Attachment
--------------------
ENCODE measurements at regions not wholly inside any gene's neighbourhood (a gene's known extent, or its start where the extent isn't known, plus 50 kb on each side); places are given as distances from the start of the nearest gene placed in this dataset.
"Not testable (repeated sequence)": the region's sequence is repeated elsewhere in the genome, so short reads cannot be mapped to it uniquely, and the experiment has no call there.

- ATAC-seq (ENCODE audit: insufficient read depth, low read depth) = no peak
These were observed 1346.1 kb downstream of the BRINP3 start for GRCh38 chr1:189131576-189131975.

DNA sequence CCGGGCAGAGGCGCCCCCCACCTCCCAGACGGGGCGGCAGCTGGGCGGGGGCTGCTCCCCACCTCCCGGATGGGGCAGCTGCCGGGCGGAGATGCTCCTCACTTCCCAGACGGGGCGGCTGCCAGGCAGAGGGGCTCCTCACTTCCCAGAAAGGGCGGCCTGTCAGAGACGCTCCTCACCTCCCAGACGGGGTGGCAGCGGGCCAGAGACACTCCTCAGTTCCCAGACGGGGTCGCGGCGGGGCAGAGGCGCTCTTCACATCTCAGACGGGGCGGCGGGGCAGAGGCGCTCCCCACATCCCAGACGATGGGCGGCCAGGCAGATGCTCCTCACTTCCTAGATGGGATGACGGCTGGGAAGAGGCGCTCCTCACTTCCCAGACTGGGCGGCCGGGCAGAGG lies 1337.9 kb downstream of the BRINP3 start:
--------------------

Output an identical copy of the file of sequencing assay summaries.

ENCODE measurements at regions not wholly inside any gene's neighbourhood (a gene's known extent, or its start where the extent isn't known, plus 50 kb on each side); places are given as distances from the start of the nearest gene placed in this dataset.
"Not testable (repeated sequence)": the region's sequence is repeated elsewhere in the genome, so short reads cannot be mapped to it uniquely, and the experiment has no call there.

- ATAC-seq (ENCODE audit: insufficient read depth, low read depth) = no peak
These were observed 1346.1 kb downstream of the BRINP3 start for GRCh38 chr1:189131576-189131975.

DNA sequence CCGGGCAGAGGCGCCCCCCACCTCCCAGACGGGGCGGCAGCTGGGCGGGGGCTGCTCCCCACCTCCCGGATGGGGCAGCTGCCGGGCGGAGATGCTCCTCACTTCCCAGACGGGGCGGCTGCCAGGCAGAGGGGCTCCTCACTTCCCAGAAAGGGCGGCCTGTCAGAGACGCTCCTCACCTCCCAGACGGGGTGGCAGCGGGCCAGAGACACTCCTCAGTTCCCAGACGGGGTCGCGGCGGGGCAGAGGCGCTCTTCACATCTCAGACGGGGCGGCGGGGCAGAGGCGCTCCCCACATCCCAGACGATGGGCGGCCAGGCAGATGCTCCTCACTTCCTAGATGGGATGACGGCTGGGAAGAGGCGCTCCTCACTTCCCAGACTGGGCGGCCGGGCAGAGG lies 1337.9 kb downstream of the BRINP3 start: